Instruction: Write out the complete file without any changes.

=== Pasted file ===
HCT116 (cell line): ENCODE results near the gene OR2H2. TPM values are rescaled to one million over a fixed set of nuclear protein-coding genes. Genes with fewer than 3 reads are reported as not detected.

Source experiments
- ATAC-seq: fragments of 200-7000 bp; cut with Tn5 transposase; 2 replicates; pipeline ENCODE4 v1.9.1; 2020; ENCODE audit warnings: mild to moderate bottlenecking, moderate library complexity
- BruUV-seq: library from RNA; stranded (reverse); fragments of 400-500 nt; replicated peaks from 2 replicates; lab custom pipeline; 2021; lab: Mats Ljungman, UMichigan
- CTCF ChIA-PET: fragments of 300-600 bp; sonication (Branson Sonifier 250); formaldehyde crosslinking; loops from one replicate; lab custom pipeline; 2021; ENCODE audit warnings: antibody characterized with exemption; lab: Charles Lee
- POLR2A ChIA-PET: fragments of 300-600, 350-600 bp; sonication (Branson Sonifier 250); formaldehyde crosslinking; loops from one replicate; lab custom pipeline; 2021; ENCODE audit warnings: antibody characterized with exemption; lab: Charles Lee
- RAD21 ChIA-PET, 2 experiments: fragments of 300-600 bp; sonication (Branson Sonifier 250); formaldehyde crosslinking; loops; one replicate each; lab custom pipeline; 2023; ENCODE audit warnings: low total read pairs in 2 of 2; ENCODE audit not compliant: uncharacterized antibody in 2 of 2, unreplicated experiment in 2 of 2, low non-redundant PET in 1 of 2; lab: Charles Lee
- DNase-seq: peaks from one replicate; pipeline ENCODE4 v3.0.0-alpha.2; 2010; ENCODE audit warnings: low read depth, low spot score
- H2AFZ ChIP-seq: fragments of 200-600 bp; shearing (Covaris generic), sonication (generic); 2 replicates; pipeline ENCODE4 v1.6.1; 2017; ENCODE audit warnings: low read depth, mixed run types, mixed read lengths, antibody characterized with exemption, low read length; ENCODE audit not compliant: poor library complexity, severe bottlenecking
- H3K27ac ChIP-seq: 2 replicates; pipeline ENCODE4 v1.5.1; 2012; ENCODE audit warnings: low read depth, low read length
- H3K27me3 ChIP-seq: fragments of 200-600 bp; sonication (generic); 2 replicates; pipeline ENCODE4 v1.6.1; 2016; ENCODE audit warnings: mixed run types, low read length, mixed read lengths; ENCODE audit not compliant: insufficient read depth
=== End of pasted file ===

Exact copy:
HCT116 (cell line): ENCODE results near the gene OR2H2. TPM values are rescaled to one million over a fixed set of nuclear protein-coding genes. Genes with fewer than 3 reads are reported as not detected.

Source experiments
- ATAC-seq: fragments of 200-7000 bp; cut with Tn5 transposase; 2 replicates; pipeline ENCODE4 v1.9.1; 2020; ENCODE audit warnings: mild to moderate bottlenecking, moderate library complexity
- BruUV-seq: library from RNA; stranded (reverse); fragments of 400-500 nt; replicated peaks from 2 replicates; lab custom pipeline; 2021; lab: Mats Ljungman, UMichigan
- CTCF ChIA-PET: fragments of 300-600 bp; sonication (Branson Sonifier 250); formaldehyde crosslinking; loops from one replicate; lab custom pipeline; 2021; ENCODE audit warnings: antibody characterized with exemption; lab: Charles Lee
- POLR2A ChIA-PET: fragments of 300-600, 350-600 bp; sonication (Branson Sonifier 250); formaldehyde crosslinking; loops from one replicate; lab custom pipeline; 2021; ENCODE audit warnings: antibody characterized with exemption; lab: Charles Lee
- RAD21 ChIA-PET, 2 experiments: fragments of 300-600 bp; sonication (Branson Sonifier 250); formaldehyde crosslinking; loops; one replicate each; lab custom pipeline; 2023; ENCODE audit warnings: low total read pairs in 2 of 2; ENCODE audit not compliant: uncharacterized antibody in 2 of 2, unreplicated experiment in 2 of 2, low non-redundant PET in 1 of 2; lab: Charles Lee
- DNase-seq: peaks from one replicate; pipeline ENCODE4 v3.0.0-alpha.2; 2010; ENCODE audit warnings: low read depth, low spot score
- H2AFZ ChIP-seq: fragments of 200-600 bp; shearing (Covaris generic), sonication (generic); 2 replicates; pipeline ENCODE4 v1.6.1; 2017; ENCODE audit warnings: low read depth, mixed run types, mixed read lengths, antibody characterized with exemption, low read length; ENCODE audit not compliant: poor library complexity, severe bottlenecking
- H3K27ac ChIP-seq: 2 replicates; pipeline ENCODE4 v1.5.1; 2012; ENCODE audit warnings: low read depth, low read length
- H3K27me3 ChIP-seq: fragments of 200-600 bp; sonication (generic); 2 replicates; pipeline ENCODE4 v1.6.1; 2016; ENCODE audit warnings: mixed run types, low read length, mixed read lengths; ENCODE audit not compliant: insufficient read depth